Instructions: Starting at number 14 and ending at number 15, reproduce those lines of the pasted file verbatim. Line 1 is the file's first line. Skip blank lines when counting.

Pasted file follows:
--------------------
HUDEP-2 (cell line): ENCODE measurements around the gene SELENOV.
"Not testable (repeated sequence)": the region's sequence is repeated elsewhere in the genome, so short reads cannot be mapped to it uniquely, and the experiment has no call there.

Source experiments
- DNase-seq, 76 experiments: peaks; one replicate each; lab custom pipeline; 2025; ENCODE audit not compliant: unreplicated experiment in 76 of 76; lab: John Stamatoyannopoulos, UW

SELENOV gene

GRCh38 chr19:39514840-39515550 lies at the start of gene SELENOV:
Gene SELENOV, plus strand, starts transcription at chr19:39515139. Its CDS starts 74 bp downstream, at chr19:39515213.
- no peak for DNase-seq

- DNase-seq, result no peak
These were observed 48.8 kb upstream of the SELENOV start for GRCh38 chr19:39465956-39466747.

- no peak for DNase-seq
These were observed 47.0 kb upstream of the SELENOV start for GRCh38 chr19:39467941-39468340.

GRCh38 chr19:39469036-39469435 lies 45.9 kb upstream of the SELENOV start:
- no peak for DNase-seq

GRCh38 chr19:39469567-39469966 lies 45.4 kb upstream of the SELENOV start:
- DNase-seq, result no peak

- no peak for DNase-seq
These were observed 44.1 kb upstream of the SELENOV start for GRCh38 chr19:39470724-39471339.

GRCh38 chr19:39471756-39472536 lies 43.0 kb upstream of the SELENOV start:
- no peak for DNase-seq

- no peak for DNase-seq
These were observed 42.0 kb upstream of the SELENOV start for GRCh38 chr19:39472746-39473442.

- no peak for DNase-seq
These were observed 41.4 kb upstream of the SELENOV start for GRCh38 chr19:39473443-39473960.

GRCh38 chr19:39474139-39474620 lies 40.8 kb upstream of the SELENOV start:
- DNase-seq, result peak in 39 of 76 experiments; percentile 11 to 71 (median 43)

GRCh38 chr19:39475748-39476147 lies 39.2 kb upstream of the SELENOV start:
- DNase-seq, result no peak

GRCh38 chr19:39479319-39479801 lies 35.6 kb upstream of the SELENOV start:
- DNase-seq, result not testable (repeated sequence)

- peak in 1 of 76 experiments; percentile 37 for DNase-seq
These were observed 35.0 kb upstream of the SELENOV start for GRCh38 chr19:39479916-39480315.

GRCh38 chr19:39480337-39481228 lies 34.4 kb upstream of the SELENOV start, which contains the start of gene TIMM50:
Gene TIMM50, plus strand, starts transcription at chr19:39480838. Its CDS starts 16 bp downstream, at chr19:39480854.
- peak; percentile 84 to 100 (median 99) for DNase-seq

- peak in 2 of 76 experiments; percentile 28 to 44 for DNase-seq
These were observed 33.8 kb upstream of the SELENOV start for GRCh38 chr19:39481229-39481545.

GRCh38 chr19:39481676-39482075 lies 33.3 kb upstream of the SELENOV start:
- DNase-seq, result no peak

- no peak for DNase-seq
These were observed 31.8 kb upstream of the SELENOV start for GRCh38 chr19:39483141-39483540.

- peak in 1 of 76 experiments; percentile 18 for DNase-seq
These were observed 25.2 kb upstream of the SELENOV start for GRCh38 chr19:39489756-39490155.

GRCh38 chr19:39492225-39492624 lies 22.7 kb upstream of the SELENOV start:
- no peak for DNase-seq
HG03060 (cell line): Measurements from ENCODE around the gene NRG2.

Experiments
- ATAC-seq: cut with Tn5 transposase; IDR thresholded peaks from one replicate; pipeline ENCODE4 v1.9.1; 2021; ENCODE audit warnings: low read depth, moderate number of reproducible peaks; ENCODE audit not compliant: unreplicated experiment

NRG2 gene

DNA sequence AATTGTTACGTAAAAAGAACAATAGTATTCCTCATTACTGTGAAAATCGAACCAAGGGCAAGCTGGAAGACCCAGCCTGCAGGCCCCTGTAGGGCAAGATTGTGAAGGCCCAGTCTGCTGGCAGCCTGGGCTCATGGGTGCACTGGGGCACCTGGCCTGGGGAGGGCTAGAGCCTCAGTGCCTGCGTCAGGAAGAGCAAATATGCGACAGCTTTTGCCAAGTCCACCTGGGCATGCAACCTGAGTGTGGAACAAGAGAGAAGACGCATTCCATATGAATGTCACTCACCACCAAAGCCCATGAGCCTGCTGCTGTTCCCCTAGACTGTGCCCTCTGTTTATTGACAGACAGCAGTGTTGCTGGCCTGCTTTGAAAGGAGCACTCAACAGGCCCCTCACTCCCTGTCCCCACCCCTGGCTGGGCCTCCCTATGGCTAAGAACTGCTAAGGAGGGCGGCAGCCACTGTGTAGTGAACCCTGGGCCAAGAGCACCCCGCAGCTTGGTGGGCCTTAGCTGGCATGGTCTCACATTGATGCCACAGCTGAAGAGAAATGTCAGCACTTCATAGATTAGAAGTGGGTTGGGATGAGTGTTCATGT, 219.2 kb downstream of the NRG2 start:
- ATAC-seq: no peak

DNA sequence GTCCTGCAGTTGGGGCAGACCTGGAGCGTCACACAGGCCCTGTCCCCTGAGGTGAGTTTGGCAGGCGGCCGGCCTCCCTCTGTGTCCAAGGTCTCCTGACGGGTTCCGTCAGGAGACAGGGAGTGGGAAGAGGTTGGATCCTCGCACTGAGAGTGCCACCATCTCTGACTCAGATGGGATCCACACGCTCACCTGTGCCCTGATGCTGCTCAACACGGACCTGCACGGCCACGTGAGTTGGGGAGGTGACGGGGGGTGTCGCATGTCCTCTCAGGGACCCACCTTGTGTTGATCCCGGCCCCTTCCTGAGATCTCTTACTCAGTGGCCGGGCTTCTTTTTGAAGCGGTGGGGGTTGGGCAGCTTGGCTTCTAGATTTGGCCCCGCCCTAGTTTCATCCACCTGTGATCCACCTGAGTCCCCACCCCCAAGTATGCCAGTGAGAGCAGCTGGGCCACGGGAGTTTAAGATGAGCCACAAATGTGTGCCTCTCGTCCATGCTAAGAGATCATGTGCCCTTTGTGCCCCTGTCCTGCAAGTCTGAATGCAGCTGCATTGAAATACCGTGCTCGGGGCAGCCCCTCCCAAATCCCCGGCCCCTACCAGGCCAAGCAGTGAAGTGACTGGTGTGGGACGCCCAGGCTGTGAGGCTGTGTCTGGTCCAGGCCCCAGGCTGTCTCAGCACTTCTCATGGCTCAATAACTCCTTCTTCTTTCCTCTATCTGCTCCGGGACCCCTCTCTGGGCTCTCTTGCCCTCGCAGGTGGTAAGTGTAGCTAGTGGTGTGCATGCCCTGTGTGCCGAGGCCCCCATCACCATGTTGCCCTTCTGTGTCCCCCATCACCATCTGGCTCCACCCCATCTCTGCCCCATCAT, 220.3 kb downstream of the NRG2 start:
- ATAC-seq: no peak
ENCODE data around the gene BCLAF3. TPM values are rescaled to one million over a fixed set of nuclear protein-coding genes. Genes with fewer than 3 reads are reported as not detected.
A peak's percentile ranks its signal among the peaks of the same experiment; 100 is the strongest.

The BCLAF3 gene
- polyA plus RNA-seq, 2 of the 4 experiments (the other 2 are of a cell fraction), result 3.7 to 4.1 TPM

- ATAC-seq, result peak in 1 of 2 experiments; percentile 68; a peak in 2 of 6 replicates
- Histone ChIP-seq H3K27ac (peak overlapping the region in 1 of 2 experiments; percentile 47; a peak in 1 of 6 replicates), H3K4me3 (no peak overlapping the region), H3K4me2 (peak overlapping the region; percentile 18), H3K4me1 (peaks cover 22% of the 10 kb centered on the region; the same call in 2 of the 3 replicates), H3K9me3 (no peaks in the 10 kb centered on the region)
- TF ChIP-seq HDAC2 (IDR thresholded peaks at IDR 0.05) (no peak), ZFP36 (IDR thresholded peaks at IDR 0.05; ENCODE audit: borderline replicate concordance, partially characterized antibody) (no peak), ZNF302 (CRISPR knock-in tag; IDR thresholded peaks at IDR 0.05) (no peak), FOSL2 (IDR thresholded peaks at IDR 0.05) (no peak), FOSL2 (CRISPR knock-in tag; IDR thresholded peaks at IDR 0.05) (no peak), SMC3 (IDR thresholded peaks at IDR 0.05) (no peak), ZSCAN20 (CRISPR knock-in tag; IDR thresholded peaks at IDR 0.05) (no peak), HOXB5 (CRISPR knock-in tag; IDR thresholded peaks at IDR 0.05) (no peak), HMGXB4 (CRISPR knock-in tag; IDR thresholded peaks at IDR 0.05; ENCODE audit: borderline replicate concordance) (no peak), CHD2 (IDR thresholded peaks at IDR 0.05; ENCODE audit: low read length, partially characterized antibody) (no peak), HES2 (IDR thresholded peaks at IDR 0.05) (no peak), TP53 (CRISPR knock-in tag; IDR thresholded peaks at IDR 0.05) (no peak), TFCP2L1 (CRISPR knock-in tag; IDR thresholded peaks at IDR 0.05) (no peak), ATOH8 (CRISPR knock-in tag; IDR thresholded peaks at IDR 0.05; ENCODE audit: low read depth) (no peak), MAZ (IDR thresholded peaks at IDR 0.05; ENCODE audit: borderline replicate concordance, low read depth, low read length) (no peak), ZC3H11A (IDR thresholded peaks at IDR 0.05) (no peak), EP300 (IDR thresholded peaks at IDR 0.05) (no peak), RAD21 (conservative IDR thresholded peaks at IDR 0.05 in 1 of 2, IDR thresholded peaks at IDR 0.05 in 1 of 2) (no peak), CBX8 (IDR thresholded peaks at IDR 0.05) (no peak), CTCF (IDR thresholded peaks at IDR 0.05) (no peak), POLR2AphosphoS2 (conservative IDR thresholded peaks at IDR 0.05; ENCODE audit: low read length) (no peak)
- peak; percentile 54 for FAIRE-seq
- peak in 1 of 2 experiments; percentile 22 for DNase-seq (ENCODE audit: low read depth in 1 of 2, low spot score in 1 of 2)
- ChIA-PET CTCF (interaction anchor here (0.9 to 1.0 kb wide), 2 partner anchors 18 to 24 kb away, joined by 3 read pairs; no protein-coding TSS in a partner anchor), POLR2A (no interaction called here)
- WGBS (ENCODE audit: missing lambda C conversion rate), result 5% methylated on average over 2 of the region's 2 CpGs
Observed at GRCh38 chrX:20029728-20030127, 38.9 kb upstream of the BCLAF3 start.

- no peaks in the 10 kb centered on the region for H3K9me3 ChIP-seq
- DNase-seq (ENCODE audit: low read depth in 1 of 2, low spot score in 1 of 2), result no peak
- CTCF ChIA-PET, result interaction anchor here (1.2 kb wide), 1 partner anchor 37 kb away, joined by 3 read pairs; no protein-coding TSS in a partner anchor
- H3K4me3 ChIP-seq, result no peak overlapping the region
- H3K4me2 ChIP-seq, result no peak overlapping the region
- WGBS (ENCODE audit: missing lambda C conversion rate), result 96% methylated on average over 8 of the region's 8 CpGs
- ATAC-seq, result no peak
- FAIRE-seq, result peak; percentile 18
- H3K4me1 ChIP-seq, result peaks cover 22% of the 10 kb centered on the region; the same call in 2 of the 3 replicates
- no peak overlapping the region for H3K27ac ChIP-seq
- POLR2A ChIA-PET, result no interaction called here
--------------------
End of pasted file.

- no peak for DNase-seq

GRCh38 chr19:39469567-39469966 lies 45.4 kb upstream of the SELENOV start: